769 bp. All oligonucleotide primers were synthesized
commercially (Cinnagen Co., Iran).
RNA extracted from reference strain BTV1 (RSAvvvv/01, which was
received from Institution of Animal Health, Pirbright, UK) was
used as positive control and sterile distilled water was used as
negative control in RT-PCR assay.
One step RT-PCR
The one step RT-PCR kit (QIAGEN®
OneStep RT-PCR Kit) was used for
detection of S7 BTV gene in blood samples. The master mix was
made as follows: 10 μl of 5X Qiagen RT-PCR buffer, 2 μl dNTPs
mixture (0.2 mM each), 0.5 μl (20 pmol) of each of four primers
(TF-1, TR-1, TF-2, TR-2), 2 μl Qiagen enzyme mix and 28 μl of
RNase free water. Then 6 μl of denatured RNA
added to master mix. In RT-PCR,
the RNA was initially reverse-transcribed at 45°C for 30 min;
then, followed by a step at 95°C for 15 min to simultaneous
activation of DNA polymerase and inactivation of reverse
transcriptase. Forty amplification cycles were performed at 95°C
for 1 min, 45°C for 1 min and 72°C for 2 min. The PCR cycles was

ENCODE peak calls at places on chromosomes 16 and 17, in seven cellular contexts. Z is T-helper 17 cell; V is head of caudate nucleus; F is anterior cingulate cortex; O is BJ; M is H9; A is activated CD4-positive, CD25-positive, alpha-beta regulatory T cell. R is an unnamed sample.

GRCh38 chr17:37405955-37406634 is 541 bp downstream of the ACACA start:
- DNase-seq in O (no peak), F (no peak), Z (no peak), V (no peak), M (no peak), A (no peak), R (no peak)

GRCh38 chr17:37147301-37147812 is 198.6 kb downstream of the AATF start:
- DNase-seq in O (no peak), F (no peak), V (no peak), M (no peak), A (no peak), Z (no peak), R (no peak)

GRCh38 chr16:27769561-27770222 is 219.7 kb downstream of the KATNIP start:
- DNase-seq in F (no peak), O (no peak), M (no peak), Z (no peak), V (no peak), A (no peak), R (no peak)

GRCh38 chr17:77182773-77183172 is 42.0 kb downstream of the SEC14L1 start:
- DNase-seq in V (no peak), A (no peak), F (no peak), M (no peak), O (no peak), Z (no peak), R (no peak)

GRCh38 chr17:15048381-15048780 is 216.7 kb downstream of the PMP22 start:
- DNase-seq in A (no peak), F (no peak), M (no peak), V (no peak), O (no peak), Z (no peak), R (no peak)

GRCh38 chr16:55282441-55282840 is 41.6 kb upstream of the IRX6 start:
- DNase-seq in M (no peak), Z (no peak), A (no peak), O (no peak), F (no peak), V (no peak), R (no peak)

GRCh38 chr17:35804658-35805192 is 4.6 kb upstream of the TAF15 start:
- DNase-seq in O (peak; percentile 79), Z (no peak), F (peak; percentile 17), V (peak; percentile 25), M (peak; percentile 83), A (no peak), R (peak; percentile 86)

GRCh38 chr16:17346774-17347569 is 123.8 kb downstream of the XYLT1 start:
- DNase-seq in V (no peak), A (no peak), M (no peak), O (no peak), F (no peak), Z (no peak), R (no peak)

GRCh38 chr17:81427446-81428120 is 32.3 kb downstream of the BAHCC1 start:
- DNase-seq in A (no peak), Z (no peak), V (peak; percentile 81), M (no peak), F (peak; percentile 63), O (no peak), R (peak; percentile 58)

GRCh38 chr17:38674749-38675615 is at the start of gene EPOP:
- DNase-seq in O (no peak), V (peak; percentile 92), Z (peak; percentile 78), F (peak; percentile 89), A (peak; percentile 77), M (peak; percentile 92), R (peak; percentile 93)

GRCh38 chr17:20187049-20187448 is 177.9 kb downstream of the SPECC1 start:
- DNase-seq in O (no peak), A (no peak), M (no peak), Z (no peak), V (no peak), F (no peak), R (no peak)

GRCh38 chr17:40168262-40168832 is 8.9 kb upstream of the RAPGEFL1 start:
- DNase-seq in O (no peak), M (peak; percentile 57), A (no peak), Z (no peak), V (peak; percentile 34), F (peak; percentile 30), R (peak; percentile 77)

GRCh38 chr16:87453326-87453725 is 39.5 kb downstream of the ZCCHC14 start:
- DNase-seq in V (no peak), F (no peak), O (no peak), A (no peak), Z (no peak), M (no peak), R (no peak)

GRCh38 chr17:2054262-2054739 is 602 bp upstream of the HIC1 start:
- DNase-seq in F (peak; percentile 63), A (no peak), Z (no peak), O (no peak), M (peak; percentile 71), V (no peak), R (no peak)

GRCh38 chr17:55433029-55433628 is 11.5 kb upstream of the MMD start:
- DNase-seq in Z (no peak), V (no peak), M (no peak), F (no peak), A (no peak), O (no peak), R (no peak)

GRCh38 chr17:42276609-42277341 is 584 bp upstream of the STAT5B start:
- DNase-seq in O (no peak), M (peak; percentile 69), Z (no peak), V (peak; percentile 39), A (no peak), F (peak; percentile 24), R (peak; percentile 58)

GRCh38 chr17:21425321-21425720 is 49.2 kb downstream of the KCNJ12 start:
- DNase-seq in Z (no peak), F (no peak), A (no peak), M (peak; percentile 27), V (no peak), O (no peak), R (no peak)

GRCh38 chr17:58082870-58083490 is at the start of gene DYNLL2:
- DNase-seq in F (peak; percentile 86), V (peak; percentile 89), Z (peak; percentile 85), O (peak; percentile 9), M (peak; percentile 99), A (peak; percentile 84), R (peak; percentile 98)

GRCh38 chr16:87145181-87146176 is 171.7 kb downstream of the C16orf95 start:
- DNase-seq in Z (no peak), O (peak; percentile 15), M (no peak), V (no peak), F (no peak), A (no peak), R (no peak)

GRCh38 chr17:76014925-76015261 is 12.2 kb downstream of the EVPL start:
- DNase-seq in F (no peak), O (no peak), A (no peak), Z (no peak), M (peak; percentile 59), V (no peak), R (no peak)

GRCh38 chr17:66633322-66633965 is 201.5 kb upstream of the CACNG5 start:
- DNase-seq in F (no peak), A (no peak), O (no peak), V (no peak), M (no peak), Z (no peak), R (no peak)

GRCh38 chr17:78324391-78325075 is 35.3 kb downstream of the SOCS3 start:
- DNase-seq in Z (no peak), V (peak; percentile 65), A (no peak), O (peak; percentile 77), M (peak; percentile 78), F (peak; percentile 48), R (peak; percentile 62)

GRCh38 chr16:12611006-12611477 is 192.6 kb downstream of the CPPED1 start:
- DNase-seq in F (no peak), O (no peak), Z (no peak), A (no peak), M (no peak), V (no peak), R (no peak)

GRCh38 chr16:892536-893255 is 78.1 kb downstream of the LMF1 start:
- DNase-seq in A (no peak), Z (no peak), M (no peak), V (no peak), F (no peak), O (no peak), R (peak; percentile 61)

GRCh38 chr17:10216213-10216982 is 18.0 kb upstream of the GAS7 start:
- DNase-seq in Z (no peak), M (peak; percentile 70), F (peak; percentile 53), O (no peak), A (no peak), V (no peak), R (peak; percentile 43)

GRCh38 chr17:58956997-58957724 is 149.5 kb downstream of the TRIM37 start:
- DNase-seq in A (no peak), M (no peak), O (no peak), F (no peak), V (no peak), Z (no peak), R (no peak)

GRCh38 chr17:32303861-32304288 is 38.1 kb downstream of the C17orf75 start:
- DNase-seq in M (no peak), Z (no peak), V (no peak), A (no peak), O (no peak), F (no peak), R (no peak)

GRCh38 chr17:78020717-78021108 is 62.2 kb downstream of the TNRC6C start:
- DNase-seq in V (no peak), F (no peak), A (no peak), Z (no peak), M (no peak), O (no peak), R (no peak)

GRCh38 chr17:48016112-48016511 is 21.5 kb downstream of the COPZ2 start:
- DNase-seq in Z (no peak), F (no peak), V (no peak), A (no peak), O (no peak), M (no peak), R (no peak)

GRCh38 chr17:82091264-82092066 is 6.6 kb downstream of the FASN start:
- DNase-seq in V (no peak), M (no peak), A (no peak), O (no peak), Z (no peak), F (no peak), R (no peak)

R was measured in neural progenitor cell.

terminated by final extension step at 72°C for 10 min (Anthony
et al., 2004).
PCR products of first amplification (RT-PCR)
were used as template
in nested PCR. The mixture of master mix contained, 100 μM dNTPs,
1.5 mM MgCl2, 1 µM of each primer (IF-1 and IR-2), 1
U of Taq DNA polymerase and 35 μl of RNase free water, at the
end, 5 μl of template was added to the reaction in a final
volume of 50 μl. The Mastercycler gradient PCR machine (Eppendorf,
Mastercycler® 5330, Eppendorf-Netheler-Hinz GmbH,
Hamburg, Germany) was set to amplify the nested fragment as
follow: first step was at 95°C for 1 min, then 30 cycles were
performed at 95°C for 1 min, 59°C for 1 min and 72°C for 1 min.
The reaction was stopped by extension at 72°C for 10 min
(Anthony et al., 2004).
Analysis of PCR products
final PCR products were run on a 1%
agarose gel containing ethidium bromide in 1X TBE buffer along